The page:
The Gaithersburg City Council unanimously approved the rezoning of eight properties on the site and Lakeforest Mall Sketch Plan application 5-0 Monday evening.
The approval was the next step for the 102-acre site that includes the recently shuttered mall and will become a mixed-use property. The plan has drawn reactions from residents who have voiced concerns, particularly about environmental impacts.
“There’s a lot of interest in this project, we got a lot of testimony in our public hearing, we’ve received a lot of written testimony and we appreciate it,” Gaithersburg Mayor Jud Ashman said. “I feel like from the beginning of the master plan process, the community has approached the future of the Lakeforest property very constructively and contributed meaningfully.”
Redevelopment plans for the mall as part of a larger Lakeforest Master Plan were unanimously adopted by Ashman and the City Council in August 2021. The mall shut its doors at the end of March, not long after it’s last anchor store, Macy’s, closed.
The Gaithersburg planning commission unanimously adopted the mall’s zoning map amendment application in March, while conditionally approving the sketch. The four conditions included receiving approval from the Maryland State Highway Administration to the mall site; to receive Maryland Department of the Environment Category A joint permit application (JPA) approval for the relocation of the 84” storm pipe and filling of Pond 3; submit a revised Strategic Market Analysis; and submit a revised Fiscal Impact Analysis.
The sketch plan divides the 102-acre site into multiple blocks. Block A is a community park. Blocks C, B, D, and E will be for commercial use; Block F is the new location of the Lakeforest Transit Center; Block J is identified as a community green space and amenity location; and blocks G through O, will be a mix of townhouses, gap housing and multi-family condominium units.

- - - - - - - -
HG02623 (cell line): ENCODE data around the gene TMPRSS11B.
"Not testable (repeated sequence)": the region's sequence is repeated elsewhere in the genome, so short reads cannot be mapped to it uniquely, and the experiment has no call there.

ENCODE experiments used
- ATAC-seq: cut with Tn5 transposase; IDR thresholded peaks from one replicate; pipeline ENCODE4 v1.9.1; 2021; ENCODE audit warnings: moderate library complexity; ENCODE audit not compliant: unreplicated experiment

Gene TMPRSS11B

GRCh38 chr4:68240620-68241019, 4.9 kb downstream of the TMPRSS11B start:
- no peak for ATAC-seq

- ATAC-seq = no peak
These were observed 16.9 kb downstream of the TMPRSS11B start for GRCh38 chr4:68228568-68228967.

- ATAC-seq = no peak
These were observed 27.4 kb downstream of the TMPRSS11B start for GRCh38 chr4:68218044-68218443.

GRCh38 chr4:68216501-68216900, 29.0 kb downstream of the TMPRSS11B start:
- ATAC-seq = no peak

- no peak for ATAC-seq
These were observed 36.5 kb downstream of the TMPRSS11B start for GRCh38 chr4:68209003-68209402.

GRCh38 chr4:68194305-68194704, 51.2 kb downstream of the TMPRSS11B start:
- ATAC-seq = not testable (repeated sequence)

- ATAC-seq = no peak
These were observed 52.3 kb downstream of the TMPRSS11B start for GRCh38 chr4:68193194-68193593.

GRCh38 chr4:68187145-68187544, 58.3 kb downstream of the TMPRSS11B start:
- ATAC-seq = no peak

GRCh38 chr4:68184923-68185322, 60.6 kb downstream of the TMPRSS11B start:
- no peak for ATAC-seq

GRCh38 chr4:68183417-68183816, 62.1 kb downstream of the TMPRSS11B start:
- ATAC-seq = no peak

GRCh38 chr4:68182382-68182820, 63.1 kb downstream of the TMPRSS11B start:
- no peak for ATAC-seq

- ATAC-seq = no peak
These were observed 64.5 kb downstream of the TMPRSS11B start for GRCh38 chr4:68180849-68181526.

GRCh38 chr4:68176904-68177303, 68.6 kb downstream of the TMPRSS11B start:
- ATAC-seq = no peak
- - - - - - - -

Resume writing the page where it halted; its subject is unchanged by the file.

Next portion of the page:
As details of the project have emerged, members of the community raised various issues about the redevelopment including preserving trees, green area percentages and preserving the exiting forested areas. Rob Robinson, Long Range Planning Manager, addressed some of the community’s concerns on behalf of Lakeforest Development LLC.
One of the primary issues was the feasibility of daylighting (opening buried watercourse and restoring them to more natural condition) the existing storm drain system that runs beneath the mall.
“Daylighting the streams is cool, it’s awesome,” Robinson said. “It’s a great urban design but when pipe is 30 feet below grade, in order to do it and do it safely, it sort of renders the project economically infeasible.”
Another issue brought up was about the elimination of a third pond originally proposed, which was removed after it was realized to not serve regional stormwater management demands, according to Robinson.
Councilmember Robert Wu said the mixed-use development is materializing into something they can be proud of, but also emphasized the importance of mature trees and specimen trees and recognizing their value as tree cover that can’t be replaced by sapling.
He proposed an amendment to the four conditions placed on the site, adding condition number five stating, “Developers shall preserve and integrate specimen trees on the site to the extent of reasonably applicable.”
The amendment was not supported by another member of the council and the rezoning and Lakeforest Mall Sketch Plan application was approved without the amendment. Next, WRS will have to present a Schematic Development Plan with designs for the site.